“MR. BUTLER. I would like to ask the Senator, if Congress repealed the Fugitive Slave Law, would Massachusetts execute the Constitutional requirements, and send back to the South the absconding slaves ?

6 MR. SUMNER. Do you ask me if I would send back a slave?

MR. BUTLER. Why, yes. 6 MR. SUMNER. 'Is thy servant a dog, that he should do this thing ?'» 1

1 New York Daily Times, June 27, 1854.

To any candid mind, either of these reports renders anything further superfluous. The answer is explicit and above impeachment. Indignantly it spurns a service from which the soul recoils, while it denies no constitutional obligation. But Senators who are so swift in misrepresentation, and in assault upon me as disloyal to the Constitution, deserve to be exposed, and it shall be done.

Now, Sir, I begin by adopting as my guide the authoritative words of Andrew Jackson, in 1832, in his memorable veto of the Bank of the United States. To his course at that critical time were opposed the authority of the Supreme Court and his oath to support the Constitution. Here is his triumphant reply.

"If the opinion of the Supreme Court covered the whole ground of this Act, it ought not to control the coördinate authorities of this Government. The Congress, the Executive, , and the Court must, each for itself, be guided by its own opinion of the Constitution. Each public officer, who takes an oath to support the Constitution, swears that he will support it as he understands it, and not as it is understood by others. It is as much the duty of the House of Representatives, of the Senate, and of the President, to decide upon the constitutionality of any bill or resolution which may be presented to them for passage or approval, as it is of the Supreme Judges, when it may be brought before them for judicial decision. .... The authority of the Supreme Court must not, therefore, be permitted to control the Congress or the Executive, when acting in their legislative capacities, but to have only such influence as the force of their reasoning may deserve.” 1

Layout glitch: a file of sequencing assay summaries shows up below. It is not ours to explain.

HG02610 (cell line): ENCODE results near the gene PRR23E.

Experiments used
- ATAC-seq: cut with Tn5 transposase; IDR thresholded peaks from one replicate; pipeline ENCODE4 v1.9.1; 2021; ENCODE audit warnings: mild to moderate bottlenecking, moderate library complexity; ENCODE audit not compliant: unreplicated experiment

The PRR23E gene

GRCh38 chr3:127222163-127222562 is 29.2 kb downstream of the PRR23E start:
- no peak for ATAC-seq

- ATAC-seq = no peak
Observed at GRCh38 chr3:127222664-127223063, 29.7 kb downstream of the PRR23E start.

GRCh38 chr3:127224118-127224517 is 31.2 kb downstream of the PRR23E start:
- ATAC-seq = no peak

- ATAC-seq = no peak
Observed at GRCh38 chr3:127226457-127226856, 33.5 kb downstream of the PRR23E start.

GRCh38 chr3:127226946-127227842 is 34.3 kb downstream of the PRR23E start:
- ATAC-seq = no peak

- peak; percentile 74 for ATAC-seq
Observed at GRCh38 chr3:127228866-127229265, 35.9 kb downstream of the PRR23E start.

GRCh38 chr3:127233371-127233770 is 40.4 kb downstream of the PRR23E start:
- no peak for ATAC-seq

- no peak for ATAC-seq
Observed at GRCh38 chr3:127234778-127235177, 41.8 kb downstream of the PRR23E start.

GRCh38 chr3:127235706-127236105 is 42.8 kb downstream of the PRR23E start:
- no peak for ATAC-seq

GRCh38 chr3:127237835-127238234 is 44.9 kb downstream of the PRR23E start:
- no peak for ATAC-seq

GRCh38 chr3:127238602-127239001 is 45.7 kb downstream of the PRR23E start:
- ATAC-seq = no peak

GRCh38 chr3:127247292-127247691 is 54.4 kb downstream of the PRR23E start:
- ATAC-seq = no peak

Mark these words : “Each public officer, who takes an oath to support the Constitution, swears that he will support it as he understands it, and not as it is understood by others.” Yes, Sir, AS HE UNDERSTANDS IT, and not as it is understood by others. Does any Senator here dissent from this rule? Does the Senator from Virginia ? Does the Senator from South Carolina ? [Here Mr. Sumner paused, but there was no reply.] At all events, I accept the rule as just and reasonable, in harmony, too, let me assert, with that Liberty which scorns the dogma of passive obedience, and asserts the inestimable right of private judgment, whether in religion or politics. In swearing to support the Constitution at your desk, Mr. President, I did not swear to support it as you understand it, oh, no, Sir! or as the Senator from Virginia understands it, — by no means ! - or as the Senator from South Carolina understands it, with a kennel of bloodhounds, or at least a “dog” in it, pawing to get free his hinder parts,” in pursuit of a slave. No such thing. Sir, I swore to support the Constitution as I understand it, nor more, nor less.

1 Senate Journal, 22d Cong. 1st Sess., pp. 438, 439.

But Andrew Jackson was not alone in this rule of conduct. Statesmen before and since have declared it also, -- nobody with more force and constancy than Jefferson, who was, indeed, the author of it, so far as anybody can be the author of what springs so obviously from common sense. Repeatedly he returns to it, expressing it in various forms: “Each department,” he insists, “is truly independent of the others, and has an equal right to decide for itself what is the meaning of the Constitution in the cases submitted to its action, and especially where it is to act ultimately and without appeal.”] I content myself with a single text from this

1 Letter to Judge Roane, Sept. 6, 1819: Writings, Vol. VII. p. 135. See also, p. 178, Letter to Mr. Jarvis, Sept. 28, 1820; and, Vol. VI. pp. 461, 462, Letter to W. H. Torrance, June 11, 1815.